In Valletta, there are a ton of palazzos, museums, cathedrals, piazzas, and gardens to meander around and explore. The Upper and Lower Barrakka Gardens are two places you should visit if city sightseeing has worn you out and you’re seeking for a short break or a more tranquil way to spend a beautiful afternoon in the usually busy capital. These gardens are the perfect places for you to relax while enjoying a cup of coffee and a snack while taking a little break from touring Valletta’s numerous attractions.
Marsaxlokk Malta’s fish market is well-known throughout the islands for being the best in the country. After all, the residents of the town are well-versed in the trade. The Phoenicians initially settled here in the 9th century BC, making it one among the country’s earliest nautical communities. Since then, the port has seen a lot of activity; in addition to the Maltese, the Ottomans, British, and French have all used it.
The Blue Grotto is a prominent (must-see!) tourist site located along the southeastern coast of Malta. Why? Because the reflection of sunlight on the white sandy seafloor lights up the caverns in dazzling blue colors on sunny days, which is a magnificent sight to behold! This renowned tourist destination draws thousands of people each year, with tourists coming here to view the incredible grotto via local boat cruises (which rarely get crowded, despite the big numbers).
Visitors are invited to travel back in time at Ghar Dalam, the earliest ancient site in Malta. Italian palaeontologist Arturo Issel’s investigations in 1865 were the first to look into the cave’s Neolithic artifacts. John H. Cooke carried out an excavation in 1892. A comparable collection was transported to the British Museum, but the most of this material was housed in Malta.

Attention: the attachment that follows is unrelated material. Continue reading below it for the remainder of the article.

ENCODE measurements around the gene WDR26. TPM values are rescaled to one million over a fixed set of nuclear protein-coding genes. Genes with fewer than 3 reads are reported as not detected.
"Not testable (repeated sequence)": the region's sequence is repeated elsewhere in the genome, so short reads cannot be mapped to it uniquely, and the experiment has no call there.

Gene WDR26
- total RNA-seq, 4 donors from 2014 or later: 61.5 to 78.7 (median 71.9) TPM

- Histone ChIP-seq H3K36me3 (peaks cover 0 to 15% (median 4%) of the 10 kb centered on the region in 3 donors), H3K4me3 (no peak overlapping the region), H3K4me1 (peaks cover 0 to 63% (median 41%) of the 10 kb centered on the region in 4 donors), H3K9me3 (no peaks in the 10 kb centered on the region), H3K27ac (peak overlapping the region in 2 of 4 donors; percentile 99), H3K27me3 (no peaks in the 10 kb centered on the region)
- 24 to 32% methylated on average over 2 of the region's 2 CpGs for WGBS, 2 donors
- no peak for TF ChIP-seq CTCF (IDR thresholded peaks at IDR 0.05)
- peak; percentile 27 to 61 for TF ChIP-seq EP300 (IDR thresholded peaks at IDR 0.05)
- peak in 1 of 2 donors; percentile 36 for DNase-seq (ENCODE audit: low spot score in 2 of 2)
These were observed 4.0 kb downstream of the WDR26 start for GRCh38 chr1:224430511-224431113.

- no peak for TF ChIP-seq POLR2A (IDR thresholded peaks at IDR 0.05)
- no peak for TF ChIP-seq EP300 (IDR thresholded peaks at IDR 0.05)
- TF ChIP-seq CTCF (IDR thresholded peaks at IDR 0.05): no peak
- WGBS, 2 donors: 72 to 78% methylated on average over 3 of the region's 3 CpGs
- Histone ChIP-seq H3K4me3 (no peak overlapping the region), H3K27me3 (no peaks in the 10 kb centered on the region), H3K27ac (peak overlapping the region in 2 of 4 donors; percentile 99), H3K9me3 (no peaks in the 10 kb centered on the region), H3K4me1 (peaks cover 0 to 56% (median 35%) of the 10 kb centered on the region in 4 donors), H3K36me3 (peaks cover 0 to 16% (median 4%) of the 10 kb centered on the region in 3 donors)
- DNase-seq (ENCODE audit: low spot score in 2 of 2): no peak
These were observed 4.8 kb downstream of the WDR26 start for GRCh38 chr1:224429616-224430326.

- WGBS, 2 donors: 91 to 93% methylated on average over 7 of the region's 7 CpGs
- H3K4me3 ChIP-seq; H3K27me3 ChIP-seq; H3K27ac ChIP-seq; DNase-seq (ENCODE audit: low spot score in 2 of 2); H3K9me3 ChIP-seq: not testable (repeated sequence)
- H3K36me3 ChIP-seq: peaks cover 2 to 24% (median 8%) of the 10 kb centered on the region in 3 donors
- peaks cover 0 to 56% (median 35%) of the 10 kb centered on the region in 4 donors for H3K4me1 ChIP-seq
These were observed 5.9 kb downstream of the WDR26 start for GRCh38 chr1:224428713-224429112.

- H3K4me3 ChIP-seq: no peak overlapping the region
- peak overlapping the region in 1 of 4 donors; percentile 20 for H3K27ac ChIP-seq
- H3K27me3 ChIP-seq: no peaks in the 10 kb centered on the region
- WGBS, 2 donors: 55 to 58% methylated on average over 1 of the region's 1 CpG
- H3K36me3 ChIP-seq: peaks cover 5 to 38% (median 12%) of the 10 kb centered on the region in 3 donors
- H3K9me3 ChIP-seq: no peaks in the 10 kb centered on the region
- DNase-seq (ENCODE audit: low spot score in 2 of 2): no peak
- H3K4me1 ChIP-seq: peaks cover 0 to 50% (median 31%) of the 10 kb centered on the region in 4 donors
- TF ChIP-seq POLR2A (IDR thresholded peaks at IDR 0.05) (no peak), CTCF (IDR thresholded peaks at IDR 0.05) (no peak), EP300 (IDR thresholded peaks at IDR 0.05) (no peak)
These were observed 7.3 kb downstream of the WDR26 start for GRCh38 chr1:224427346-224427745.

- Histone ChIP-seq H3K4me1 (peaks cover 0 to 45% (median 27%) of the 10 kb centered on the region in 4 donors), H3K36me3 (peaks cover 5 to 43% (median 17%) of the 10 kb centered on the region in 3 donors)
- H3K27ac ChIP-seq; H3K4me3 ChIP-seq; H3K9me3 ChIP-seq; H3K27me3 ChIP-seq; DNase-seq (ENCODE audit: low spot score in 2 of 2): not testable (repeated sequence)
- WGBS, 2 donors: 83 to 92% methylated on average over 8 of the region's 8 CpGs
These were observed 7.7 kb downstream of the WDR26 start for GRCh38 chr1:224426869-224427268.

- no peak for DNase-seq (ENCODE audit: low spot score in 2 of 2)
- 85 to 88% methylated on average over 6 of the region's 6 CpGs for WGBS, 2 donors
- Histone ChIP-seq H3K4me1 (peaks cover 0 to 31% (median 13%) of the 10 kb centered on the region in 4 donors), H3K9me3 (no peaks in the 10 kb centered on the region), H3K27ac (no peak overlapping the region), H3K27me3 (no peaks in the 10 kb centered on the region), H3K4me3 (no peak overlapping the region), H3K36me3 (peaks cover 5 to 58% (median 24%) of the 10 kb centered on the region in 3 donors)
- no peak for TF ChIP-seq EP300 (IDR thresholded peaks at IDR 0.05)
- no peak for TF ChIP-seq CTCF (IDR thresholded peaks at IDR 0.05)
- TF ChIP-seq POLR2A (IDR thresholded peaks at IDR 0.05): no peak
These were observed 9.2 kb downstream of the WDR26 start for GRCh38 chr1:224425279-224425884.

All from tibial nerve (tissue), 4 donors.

Three different but connected temple buildings make up the Tarxien Temples. When the entire property was restored in 1956, the main entryway was rebuilt. Many of the decorated slabs that were found on the site were moved indoors for safety at the Museum of Archaeology in Valletta at the same time. The oldest temple in Malta, which dates to roughly 3100 BC, is also the most ornately decorated.
In the middle of the turquoise waves of the central Mediterranean, Malta’s southern shore is home to the prehistoric Mnajdra Temples. These temples made of hard limestone, which were constructed between 3600 and 2500 B.C., are among the world’s oldest still standing free-standing constructions.
In Maltese, Hagar Qim, which translates to “standing or worshipping stones,” is actually three constructions, the oldest of which originates from the earliest period of temple construction in Malta and roughly corresponds to the entrance of the new Sicilian colonists in 3850 BC.
The Three Cities. Even the name is intriguing and enigmatic. The three ancient walled settlements in the south of Malta that were established by the Knights of the Order of Saint John in the 16th and 17th centuries are collectively referred to as Cottonera by the Maltese. Birgu (also known as Vittoriosa), Senglea (also known as Isla), and Bormla are the Three Cities (also called Cospicua). The oldest of the Three Cities, Birgu existed long before the Knights did
It is located near Qawra, in the northern part of Malta, and it is home to around 175 different types of creatures, including fish, mollusks, reptiles, and insects. More than 175 different animal species are housed in the Aquarium, which is separated into tanks that recreate some of the common underwater circumstances of the Maltese islands.
Popeye Village Malta has grown from its days as a Film Set of the 1980 Musical Production ‘Popeye’ into one of the major tourist attractions in Malta.
This tour was just amazing ! The driver was professional and on time, took us to places where we did not even locate it on the internet.